Franklin Foer wants journalism to liberate itself from Facebook – Nieman Journalism Lab at Harvard
In March 2012, when Chris Hughes, the billionaire cofounder of Facebook, took over The New Republic and brought back Franklin Foer as editor, the two were filled with a sense of optimism. They quickly got to work spending Hughes’s money: building up an impressive staff, “leasing offices in prime locations and hiring top-shelf consultants,” and “handsomely paying writers to travel the globe,” Foer confesses in his new book, World Without Mind: The Existential Threat of Big Tech Companies.
In the end, however, the magazine “couldn’t resist the historical force remaking our profession,” Foer writes. Under Hughes, Foer argues, the publication embraced a reliance on data and algorithms that killed the core values of the magazine. Foer and others were driven out and the publication became a “vertically integrated digital media company,” in the words of its then-new CEO Guy Vidra.
In his book, Foer, now a national correspondent for The Atlantic, ruminates on the power he sees large tech companies holding over media outlets — a power he believes is detrimental to journalistic neutrality, the pursuit of truth, and intellectual rigor. I spoke to Foer about the dependence of media organizations on large tech platforms, his views on subscription-based models, and how he thinks journalism institutions should think about data and algorithms. Here’s our conversation, lightly condensed and edited for clarity.
I actually think we were on a decent course before Chris panicked. If we’d given our business plan a little bit more time, we could’ve probably found a way to limit our losses to something that was reasonable in the short-term. That could’ve gotten us closer to profitability over the long term.
These are just things that take time to build up. They’re specialized and their markets take a whole lot of time to understand. It takes time for the market to appreciate the virtues of a brand. That’s just patience.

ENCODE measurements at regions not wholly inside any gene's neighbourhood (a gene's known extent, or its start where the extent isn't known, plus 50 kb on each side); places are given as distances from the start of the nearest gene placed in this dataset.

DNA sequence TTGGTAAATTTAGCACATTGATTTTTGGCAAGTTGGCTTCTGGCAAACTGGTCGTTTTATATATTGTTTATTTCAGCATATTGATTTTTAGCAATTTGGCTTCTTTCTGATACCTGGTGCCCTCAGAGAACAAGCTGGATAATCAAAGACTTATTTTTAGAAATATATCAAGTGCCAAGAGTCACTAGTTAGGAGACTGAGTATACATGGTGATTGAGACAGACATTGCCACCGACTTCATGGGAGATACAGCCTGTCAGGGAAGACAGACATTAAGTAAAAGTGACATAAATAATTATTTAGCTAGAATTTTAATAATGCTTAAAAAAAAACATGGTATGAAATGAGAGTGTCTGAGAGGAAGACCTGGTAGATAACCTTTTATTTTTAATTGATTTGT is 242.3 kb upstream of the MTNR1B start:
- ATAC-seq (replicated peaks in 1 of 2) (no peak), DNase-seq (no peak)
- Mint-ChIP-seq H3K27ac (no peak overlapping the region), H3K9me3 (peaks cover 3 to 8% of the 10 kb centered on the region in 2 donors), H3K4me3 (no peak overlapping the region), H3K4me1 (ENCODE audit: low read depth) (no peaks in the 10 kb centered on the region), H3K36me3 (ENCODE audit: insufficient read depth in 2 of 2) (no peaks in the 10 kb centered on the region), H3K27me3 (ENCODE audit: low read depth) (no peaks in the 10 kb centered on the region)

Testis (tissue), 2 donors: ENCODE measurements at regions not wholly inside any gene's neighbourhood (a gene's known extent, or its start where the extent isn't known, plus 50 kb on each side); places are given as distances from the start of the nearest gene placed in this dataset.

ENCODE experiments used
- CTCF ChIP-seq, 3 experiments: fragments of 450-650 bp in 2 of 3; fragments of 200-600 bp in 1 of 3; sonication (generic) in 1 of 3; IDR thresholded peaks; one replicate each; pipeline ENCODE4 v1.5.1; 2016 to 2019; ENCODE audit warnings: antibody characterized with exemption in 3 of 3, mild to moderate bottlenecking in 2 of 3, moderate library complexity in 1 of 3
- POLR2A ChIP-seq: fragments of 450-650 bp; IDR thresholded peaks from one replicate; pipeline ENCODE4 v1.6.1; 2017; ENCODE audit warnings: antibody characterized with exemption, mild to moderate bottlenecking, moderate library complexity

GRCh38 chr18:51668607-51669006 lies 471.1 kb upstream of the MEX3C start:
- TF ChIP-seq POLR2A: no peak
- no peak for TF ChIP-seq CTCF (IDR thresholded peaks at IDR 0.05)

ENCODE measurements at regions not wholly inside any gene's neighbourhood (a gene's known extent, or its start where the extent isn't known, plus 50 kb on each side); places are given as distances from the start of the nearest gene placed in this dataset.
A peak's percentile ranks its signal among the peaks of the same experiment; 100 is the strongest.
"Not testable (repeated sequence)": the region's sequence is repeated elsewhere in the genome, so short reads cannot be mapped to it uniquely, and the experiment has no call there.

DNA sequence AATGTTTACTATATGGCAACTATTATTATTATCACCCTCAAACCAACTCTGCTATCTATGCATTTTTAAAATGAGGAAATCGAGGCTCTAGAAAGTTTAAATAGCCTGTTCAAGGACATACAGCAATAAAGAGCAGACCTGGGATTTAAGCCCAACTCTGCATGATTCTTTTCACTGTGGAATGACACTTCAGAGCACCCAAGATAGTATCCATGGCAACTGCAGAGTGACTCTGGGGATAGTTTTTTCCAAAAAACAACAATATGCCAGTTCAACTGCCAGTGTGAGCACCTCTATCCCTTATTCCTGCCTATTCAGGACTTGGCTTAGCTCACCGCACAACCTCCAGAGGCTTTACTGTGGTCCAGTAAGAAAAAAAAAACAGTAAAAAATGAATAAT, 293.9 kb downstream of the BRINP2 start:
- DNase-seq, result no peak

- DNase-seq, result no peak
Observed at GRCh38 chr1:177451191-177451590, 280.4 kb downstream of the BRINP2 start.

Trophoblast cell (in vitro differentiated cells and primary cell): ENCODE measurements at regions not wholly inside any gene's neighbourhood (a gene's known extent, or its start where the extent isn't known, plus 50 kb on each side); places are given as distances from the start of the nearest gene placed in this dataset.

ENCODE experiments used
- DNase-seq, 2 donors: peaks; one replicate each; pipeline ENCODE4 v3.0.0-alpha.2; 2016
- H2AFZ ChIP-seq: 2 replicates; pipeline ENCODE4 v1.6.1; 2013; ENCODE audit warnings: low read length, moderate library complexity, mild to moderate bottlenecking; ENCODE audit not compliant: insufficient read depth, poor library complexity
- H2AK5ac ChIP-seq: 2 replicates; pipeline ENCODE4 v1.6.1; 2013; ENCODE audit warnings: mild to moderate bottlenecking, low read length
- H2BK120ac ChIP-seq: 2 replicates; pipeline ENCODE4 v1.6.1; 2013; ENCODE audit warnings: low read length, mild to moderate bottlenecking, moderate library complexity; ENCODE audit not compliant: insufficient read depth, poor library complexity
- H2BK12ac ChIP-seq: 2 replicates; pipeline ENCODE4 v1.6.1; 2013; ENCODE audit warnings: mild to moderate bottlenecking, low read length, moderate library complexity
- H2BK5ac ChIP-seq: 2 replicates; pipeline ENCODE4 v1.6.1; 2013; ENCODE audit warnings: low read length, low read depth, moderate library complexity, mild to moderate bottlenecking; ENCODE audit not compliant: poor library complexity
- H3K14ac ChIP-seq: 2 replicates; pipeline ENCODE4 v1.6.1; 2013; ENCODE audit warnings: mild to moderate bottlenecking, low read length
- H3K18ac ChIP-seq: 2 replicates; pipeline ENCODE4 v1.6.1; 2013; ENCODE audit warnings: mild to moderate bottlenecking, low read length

Unfortunately, Chris’ ethos, and the ethos of many, many other people who would’ve been put in his position, was not a patient one.
Dependence on the platform is not just hard on the business. I think it’s terrible for the soul, because the values of these platform companies end up shaping the values of all the media outlets that depend on them. Media ends up embracing the ethos of Facebook and Google. Facebook and Google end up worming their way into the very fiber of the organizations that rely on them for traffic — and therefore revenue.
The future of journalism — not just as a business, but as an enterprise — demands that we find some way to break free from the platforms. Newspaper publishers are doing interesting things in this regard in that they’ve decided to take on the platforms as an antitrust issue. They’re trying to find a policy solution for the problem. You know, bravo. You know, kudos to them for making that effort — because that’s probably ultimately what it’s going to take.
But I also think that we need to create cultural conditions in the public that make a subscription model more appealing. That that’s not something that can happen straight away because the public has become so acclimated to getting everything for nothing. Even when the Times imposes paywalls, they’re still not really asking very much of consumers relative to the resources that are required from consumers to fund journalism on that scale. Everything is out of whack right now.
Edward Bernays, who was the godfather of public relations and the nephew of Sigmund Freud, wrote about public relations in the 1920s. He was hired by the book industry after the stock market crash. They needed to find some sort of way to juice the market.